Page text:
Vatican City, 2 April 2016 – "Builders and witnesses of hope" is the title of the message from Archbishop Zygmunt Zimowski, president of the Pontifical Council for Health Pastoral Care, for the 9th World Autism Awareness Day (2 April). This year the event coincides with the days immediately following Easter Sunday and, as the prelate writes, the Church seeks to adopt the attitude of the risen Christ, who inspires hope in the women following the tragic days of His passion and death: "Do not be afraid".
"Very often the hardships of everyday life, loneliness and worries for the future can prevail over hope", the Message begins. "Aware of how important and necessary it is to stimulate efforts in this sector for the improvement of services and the promotion of research, just as it is essential to support autistic people and their families … our heart cannot but feel strongly confirmed in hope. … In a time in which often we struggle to find reasons to hope, and especially when faced with problems linked to autistic spectrum disorders, that are often not easily diagnosed and also, especially in families, not easily accepted without shame or retreating into solitude, we are called to place our trust in God. … Although by definition hope looks to the future, it is rooted in the today of God, Who loves us and seeks us tirelessly. … God is boundless goodness and benevolence; He cares for His children and never abandons those whom He has called to enter into His communion, whatever difficulties there may be".
"From this perspective of faith, a neurological and behavioural disorder that until a short time ago was considered as a social stigma, is fortunately receiving ever greater consideration in the field of diagnosis and research, as well as in assistance, integration in school and the workplace, and accompaniment in spiritual growth. This constitutes a sign of hope, as emerged also on the occasion of the International Conference held two years ago by this dicastery on the theme: "The person with autism spectrum disorders: animating hope".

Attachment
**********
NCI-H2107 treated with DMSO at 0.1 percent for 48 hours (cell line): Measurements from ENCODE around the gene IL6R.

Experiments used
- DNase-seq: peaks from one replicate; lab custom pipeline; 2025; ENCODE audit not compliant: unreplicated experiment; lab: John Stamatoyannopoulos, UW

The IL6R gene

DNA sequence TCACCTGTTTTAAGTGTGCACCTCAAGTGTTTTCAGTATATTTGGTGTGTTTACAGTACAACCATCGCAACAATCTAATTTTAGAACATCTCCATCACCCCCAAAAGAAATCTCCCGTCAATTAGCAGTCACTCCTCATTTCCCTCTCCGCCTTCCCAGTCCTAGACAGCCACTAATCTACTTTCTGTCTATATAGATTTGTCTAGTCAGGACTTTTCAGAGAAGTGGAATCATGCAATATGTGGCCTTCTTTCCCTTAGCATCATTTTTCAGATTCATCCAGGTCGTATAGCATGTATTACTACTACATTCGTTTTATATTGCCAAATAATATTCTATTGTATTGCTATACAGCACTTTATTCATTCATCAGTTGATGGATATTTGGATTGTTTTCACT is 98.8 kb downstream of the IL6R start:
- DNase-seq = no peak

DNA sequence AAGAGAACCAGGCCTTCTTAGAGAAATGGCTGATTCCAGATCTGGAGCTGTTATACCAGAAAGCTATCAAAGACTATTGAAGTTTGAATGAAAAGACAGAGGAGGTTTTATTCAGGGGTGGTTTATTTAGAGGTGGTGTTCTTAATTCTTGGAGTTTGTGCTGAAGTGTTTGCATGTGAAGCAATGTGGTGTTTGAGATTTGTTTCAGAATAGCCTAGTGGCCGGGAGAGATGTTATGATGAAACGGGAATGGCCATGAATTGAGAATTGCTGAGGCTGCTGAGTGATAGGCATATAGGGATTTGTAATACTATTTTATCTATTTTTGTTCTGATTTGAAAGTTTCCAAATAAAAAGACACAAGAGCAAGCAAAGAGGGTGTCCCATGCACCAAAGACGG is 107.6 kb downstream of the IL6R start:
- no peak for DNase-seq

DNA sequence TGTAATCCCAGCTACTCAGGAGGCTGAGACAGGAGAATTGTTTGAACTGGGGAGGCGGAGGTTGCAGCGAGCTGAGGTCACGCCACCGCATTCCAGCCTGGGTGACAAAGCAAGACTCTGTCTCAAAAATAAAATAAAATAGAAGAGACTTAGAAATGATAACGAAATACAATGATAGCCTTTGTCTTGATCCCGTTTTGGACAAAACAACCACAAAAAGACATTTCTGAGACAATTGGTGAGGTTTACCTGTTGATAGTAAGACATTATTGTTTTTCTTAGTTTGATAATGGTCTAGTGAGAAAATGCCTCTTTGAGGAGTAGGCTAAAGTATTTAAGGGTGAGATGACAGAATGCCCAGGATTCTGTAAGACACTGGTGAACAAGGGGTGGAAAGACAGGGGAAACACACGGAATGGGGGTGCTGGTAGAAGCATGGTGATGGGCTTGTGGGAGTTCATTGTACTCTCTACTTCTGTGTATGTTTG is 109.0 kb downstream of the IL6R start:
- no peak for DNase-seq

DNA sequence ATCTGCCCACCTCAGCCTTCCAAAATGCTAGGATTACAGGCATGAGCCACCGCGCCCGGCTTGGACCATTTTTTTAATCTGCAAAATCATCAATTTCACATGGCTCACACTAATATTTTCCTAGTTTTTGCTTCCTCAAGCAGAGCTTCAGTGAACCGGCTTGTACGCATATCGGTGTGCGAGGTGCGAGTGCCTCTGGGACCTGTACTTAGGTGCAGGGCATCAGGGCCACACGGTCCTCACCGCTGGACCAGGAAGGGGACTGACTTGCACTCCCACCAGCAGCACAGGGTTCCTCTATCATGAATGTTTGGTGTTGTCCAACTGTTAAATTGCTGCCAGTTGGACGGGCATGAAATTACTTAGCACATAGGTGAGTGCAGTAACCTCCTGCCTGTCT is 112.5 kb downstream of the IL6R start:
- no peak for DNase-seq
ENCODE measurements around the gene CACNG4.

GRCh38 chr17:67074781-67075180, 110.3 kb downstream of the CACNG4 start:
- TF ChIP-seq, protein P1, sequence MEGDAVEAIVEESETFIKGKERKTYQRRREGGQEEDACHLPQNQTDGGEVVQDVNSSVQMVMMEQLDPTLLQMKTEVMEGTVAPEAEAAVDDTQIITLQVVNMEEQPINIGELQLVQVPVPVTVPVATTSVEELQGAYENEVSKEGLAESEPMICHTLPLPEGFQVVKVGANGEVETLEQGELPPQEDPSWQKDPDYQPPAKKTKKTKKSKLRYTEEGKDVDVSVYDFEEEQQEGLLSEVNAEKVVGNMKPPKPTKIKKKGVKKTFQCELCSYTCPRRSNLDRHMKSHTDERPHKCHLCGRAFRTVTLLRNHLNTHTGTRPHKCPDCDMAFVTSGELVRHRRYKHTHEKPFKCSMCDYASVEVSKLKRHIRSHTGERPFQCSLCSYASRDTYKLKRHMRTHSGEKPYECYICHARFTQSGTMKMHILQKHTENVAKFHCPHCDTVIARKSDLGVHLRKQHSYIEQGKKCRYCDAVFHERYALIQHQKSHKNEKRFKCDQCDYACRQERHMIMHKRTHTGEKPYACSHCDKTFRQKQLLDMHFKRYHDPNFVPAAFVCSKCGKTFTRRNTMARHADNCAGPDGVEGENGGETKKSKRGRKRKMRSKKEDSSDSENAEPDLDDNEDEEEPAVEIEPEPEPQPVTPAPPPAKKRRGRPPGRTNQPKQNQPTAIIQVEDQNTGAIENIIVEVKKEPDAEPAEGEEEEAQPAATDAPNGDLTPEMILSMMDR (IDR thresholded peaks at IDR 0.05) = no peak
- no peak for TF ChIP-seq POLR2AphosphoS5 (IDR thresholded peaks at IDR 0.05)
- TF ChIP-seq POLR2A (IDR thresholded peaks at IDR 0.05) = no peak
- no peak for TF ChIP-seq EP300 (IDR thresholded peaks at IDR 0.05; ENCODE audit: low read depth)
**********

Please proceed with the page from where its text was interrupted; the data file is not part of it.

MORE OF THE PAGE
"There is a need for efforts by all to favour acceptance, encounter and solidarity in a concrete work of support and renewed promotion of hope, taking into account above all the fact that autism lasts a lifetime. Therefore, only an alliance between the healthcare, social-healthcare and educational sectors, as well as inclusion where possible in work activities to increase personal independence, can ensure continuity in care throughout the life of these brothers and sisters of ours. Enabling functional integration between services specific to the phases of development and of adulthood, the person with autism is thus allowed to conserve the capacities acquired through rehabilitation interventions at a young age, thus avoiding regression and the stultification of the resources employed".
"In this challenging but not impossible task, the effect of educational, healthcare and social interventions in support of people with autistic spectrum disorders and their families may constitute a valid incentive to identifying and promoting effective and efficient policies, thus creating throughout the country and even in low-income countries, as Pope Francis confirmed in his encounter with autistic children and adults and their families on 22 November 2014, a "network of support and services which are comprehensive and accessible", able to "help families overcome the feelings, which can sometimes arise, of inadequacy, helplessness and frustration".
"Following Pope Francis' invitation, especially in this Holy Year of Mercy, that inspires believers and non-believers alike to rediscover attitudes of acceptance and fraternal solidarity, let us take on the responsibility in our life for the acceptance and inclusion of autistic people and their families, in the certainty that in this way we will be witnesses of authentic and joyful hope in the Church and in the world".